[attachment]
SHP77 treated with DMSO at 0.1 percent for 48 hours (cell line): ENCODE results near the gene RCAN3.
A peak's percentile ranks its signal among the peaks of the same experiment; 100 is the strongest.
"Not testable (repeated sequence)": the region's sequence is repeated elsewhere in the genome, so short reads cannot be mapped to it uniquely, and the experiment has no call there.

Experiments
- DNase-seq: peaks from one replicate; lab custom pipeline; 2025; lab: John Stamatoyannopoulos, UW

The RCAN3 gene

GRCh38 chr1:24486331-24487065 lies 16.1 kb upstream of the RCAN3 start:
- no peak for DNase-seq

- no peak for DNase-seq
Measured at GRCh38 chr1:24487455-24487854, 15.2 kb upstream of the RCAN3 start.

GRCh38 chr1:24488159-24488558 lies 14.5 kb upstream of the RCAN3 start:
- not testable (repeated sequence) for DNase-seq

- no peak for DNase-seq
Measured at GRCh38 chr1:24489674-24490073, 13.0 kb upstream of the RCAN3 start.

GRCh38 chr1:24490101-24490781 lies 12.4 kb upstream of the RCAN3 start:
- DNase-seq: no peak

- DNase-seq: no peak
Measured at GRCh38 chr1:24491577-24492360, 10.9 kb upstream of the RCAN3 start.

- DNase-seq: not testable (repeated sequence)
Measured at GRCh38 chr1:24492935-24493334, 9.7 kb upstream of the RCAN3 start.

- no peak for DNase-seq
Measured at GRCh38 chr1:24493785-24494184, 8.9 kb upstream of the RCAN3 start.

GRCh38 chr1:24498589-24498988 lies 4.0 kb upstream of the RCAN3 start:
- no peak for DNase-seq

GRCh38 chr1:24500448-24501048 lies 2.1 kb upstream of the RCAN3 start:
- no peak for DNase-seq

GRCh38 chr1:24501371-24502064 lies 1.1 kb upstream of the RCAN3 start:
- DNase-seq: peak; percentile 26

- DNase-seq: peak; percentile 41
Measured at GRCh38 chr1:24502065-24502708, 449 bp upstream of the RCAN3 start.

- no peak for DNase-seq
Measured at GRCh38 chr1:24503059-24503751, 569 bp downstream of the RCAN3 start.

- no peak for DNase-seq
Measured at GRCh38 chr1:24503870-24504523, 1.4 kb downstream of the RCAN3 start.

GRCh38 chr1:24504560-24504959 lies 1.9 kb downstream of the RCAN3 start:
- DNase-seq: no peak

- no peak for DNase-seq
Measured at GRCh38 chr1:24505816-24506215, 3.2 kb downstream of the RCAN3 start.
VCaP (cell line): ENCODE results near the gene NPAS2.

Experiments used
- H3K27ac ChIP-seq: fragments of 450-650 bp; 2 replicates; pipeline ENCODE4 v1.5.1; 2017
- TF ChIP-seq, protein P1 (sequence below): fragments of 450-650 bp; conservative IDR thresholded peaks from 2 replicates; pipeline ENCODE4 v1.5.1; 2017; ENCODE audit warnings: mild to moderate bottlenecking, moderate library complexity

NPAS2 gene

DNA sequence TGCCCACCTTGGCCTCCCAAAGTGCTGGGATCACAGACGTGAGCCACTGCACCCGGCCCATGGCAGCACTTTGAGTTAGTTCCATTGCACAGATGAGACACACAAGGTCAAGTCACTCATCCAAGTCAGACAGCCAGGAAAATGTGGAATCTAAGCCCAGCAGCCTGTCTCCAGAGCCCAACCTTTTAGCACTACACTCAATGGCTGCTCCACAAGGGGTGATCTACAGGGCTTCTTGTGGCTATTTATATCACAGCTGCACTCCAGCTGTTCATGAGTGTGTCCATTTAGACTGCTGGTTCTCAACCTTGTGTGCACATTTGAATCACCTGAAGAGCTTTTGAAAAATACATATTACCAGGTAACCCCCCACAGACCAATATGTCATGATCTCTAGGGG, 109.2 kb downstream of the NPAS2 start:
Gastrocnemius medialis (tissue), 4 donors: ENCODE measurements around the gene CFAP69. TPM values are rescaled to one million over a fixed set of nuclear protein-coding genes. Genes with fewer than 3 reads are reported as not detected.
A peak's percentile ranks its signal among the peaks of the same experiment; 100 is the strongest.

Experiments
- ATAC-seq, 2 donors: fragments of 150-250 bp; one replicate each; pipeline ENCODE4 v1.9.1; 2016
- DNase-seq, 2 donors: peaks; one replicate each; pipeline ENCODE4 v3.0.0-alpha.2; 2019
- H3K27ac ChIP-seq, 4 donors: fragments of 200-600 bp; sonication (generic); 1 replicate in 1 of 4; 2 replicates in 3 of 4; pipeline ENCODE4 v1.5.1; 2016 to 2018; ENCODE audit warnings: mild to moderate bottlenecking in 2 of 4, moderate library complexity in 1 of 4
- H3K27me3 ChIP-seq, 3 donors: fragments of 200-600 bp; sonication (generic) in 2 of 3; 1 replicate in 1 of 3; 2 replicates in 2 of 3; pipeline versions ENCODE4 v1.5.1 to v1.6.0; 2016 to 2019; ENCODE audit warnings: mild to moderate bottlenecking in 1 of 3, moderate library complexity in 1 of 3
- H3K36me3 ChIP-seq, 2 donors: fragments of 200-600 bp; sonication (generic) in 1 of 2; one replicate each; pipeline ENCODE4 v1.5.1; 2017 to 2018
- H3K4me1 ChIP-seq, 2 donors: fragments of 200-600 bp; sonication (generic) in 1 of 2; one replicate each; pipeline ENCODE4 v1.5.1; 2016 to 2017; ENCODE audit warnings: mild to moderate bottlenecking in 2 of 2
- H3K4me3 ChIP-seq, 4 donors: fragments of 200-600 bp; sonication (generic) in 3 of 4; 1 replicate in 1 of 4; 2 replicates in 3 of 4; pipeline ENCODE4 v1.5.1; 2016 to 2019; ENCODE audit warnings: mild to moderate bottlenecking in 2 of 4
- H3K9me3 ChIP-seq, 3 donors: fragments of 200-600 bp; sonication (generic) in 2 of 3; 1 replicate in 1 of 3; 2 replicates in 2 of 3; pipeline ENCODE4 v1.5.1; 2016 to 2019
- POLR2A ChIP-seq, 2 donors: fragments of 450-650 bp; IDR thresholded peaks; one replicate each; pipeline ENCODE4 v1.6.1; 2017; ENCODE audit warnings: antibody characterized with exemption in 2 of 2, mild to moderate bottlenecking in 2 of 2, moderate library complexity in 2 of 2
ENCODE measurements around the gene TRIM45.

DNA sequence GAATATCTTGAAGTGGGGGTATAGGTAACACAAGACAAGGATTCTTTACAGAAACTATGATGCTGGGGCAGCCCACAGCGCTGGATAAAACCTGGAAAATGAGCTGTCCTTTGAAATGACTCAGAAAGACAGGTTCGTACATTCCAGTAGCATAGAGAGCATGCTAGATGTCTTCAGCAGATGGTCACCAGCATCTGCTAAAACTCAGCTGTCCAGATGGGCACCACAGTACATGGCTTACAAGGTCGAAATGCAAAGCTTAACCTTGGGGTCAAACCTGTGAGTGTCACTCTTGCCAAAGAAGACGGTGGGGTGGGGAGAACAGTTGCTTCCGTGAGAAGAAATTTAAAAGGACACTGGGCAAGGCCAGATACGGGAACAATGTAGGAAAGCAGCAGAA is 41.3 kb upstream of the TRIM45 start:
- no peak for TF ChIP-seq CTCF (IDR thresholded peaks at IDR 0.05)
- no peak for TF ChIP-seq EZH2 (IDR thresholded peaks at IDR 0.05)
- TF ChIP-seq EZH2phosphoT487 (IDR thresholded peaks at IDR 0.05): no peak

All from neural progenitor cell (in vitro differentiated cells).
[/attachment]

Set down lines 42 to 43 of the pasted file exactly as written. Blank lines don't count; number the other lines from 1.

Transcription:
- TF ChIP-seq, protein P1 (sequence below): fragments of 450-650 bp; conservative IDR thresholded peaks from 2 replicates; pipeline ENCODE4 v1.5.1; 2017; ENCODE audit warnings: mild to moderate bottlenecking, moderate library complexity

NPAS2 gene